Unfortunately, the majority of the profits associated to tea production are likely to continue to be funneled primarily to multinational tea packers and brokers (such as Lipton). One clear example of this trend is illustrated by the fact that “while real prices for tea on the shop shelves remained stable, average real auction prices in the years 2000-2005 were roughly half of those in the eighties.”

These multinational organizations have been slow to adopt Corporate Social Responsibility measure, in comparison to similar industries such as coffee and bananas. More recently in-company and external CSR initiatives (e.g. certified by third-party NGOs) have started to become more prevalent due to consumer demands, and government regulations.

Resources & Credits
While doing the research for this assignment I found the website for an organization named Somo, that aims to be a center for research on multinational corporations. I’m sure this will be a great resource for my future project. Worth checking out if you are trying to find life cycle analysis related to products from multinational corporations.

I want to thank ralphrepo from flickr for the image of men laden with tea, taken in 1908. It is licensed under Creative Commons.

New semester, getting into gear

Thursday, February 4th, 2010

School started two weeks ago and since then I have been “intending” to write this post. I wish I could say that I have been too busy this entire time to carve out the 30 minutes necessary to write this post, but that just isn’t true. The truth is that it has taken me a bit of time to get into gear for this new semester.

I had a wonderfully relaxing 4-week break with my wife and family, most of which was spent in warm (though not always sunny) Sao Paulo. It has been over 10 years since I enjoyed such luxurious vacation schedules, which is probably one of the reason that it has been taking me so long to get back in the swing of things. I could continue to speculate about the cause of my sluggishness, however, that I would be a boring waste of time.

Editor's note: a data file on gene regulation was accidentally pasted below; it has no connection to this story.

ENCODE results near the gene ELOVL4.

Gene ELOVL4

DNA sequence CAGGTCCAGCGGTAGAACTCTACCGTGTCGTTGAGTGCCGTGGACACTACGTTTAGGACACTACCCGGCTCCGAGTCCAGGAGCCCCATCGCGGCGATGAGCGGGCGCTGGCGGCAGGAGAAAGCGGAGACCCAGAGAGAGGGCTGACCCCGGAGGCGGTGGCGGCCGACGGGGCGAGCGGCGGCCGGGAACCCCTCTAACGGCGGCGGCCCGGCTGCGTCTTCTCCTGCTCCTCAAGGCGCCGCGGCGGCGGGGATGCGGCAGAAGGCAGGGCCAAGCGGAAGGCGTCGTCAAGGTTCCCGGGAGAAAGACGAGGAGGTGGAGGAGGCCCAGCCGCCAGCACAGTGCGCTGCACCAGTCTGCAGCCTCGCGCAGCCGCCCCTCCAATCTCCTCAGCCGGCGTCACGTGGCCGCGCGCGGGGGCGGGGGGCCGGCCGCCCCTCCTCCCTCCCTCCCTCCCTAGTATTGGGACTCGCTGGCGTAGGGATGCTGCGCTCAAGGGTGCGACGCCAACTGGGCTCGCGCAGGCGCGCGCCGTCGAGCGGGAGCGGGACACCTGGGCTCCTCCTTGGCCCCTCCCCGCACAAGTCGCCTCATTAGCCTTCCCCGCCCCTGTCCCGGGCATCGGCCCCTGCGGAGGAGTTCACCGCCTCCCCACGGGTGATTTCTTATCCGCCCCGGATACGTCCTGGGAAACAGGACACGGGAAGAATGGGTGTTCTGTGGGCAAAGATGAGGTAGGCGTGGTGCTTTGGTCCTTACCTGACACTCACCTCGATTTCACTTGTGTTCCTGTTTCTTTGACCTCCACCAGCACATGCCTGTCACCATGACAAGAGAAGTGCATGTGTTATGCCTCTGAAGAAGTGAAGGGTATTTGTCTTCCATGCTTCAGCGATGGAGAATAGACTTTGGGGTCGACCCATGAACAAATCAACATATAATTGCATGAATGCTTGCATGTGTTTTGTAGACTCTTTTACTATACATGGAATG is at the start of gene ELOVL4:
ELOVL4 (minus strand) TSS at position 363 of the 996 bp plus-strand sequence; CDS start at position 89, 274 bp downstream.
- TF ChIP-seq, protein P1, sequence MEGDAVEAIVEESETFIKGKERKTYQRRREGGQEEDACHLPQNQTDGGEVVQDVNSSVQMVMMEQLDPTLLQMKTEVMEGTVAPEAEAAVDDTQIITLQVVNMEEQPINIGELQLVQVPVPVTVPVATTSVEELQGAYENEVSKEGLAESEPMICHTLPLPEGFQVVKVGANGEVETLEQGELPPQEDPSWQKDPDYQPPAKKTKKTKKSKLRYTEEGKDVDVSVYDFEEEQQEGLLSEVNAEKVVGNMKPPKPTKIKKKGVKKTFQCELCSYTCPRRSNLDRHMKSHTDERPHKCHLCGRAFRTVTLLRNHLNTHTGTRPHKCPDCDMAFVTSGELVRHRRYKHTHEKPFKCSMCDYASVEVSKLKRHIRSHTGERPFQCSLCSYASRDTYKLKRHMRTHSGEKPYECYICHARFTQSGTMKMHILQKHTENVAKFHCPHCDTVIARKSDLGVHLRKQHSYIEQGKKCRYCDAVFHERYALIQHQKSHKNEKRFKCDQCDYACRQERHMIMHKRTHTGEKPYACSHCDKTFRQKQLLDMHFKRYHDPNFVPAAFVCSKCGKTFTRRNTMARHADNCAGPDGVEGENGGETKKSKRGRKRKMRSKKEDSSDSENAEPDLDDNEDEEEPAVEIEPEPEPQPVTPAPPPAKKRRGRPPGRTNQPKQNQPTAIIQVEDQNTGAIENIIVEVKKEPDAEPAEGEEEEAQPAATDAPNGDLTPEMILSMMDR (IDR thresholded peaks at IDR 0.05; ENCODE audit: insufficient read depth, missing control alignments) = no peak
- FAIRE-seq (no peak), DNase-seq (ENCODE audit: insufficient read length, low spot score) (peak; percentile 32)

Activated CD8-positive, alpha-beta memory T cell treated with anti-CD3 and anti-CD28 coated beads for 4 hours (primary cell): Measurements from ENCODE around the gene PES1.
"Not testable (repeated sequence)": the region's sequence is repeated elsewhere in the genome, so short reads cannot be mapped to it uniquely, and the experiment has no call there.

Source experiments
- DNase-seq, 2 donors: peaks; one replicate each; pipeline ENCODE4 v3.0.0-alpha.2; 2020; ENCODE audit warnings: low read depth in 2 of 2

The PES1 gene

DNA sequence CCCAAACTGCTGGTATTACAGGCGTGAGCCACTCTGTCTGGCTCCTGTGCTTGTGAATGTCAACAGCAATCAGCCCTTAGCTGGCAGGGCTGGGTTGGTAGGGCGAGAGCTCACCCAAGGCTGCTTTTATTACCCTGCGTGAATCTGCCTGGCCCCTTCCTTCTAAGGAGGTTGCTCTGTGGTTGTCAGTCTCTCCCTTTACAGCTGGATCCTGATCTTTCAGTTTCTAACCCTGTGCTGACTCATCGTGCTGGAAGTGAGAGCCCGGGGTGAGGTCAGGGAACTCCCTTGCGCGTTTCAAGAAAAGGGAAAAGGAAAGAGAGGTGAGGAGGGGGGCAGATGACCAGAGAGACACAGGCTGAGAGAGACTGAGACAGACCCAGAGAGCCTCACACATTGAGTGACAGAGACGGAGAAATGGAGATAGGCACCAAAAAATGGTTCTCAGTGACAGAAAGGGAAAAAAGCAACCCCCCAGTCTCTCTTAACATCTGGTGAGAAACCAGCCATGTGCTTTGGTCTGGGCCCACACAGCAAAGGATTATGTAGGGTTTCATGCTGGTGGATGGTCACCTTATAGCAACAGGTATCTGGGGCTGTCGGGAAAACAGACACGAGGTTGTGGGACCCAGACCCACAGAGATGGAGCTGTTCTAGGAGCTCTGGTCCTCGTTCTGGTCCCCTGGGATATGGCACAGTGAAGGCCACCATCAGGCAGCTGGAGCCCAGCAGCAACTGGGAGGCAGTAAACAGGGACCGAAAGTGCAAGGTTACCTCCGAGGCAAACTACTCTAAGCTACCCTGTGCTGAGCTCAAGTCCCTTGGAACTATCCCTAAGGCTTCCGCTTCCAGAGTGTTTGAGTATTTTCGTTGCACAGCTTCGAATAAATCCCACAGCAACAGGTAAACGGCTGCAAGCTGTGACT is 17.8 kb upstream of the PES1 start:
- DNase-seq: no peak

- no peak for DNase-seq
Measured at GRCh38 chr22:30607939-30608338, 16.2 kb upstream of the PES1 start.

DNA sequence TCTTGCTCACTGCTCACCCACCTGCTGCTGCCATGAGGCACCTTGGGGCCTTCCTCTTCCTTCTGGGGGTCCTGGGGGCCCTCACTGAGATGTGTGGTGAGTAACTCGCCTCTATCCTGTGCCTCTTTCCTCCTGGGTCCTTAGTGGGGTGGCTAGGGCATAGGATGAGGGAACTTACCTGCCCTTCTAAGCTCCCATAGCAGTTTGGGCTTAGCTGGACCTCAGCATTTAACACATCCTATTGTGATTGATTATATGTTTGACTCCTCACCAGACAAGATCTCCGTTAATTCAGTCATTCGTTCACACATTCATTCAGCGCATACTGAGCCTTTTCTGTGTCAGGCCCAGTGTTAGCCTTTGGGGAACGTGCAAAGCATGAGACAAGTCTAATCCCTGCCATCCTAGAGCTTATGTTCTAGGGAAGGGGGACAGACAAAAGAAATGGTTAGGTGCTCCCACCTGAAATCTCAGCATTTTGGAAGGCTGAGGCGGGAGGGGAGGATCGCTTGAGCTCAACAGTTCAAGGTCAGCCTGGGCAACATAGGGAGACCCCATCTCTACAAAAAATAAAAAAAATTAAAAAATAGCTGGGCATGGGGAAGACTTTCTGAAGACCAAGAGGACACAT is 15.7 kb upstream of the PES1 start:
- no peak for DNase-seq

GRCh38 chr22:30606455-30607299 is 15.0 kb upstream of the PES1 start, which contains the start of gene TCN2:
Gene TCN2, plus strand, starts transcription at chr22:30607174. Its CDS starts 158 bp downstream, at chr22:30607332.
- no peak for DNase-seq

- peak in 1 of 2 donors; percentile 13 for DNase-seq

Thankfully, my slow take-off is not caused by a lack of interest in my coursework. I’m excited to be back in New York and at ITP (though I have been so anti-social at school that it may be hard to notice). This semester I am taking several courses all of which seem to be pretty amazing. Here is a brief overview about each one (note: over the coming weeks I will be catching up on posts related to all four of these classes).

If Products Could Tell Their Stories
The aim of this course is explore sustainable practices, methods, models related to both production and consumption. There are limits to the role consumption can play in a shift to a more sustainable economic model if consumers are not able to access the appropriate information to supports conscious choices. During the semester we will explore how we – product developers, designers, tinkerers, and technologists – can uncover these answers and find new creative ways to communicate the stories of the things that we make (or that are made). Check out the syllabus.

Design Expo
This course has two foci – first it provides students with hands-on interaction design experience; second it builds their expertise regarding how to distill a concept into an effective pitch. The course is structured to mimic a small design shop addressing a broad problem that is posed at the beginning of the course. This semester the task at hand is to design a social service that “does good”. Throughout the semester I will collaborate in small teams to leanr how to use a people-focused approach to design a solution. In each class students we will all present work and participate in discussions and critique. Check out the syllabus.

Audio Dataflow Programming
Graphical dataflow programming languages provide a different (and some claim more intuitive) approach to prototyping projects and interactions that leverage sound and video. This paradigm is based on mapping out the flow of the data in way that mimics old analog synthesizers and that more closely mirrors our experience of media. The class will focus on providing hands-on experience with Pure Data, an open source dataflow programming environment. Over the semester I will create many patches (sketches), most of which will sound dreadful but will be a lot of fun to play with. I am also sending my wife a pre-emptive apology, since she will have to put with the brunt of it. Check out the syllabus.

Big Games
This class is a hands-on workshop focused on the design of large-scale games. During the semester I will have the chance to develop a deeper understanding of game design, with a focus on the issues that are specific to creation of big games. Course work will include analysis of existing digital and non-digital games and development and testing of various game prototypes. Check out the syllabus.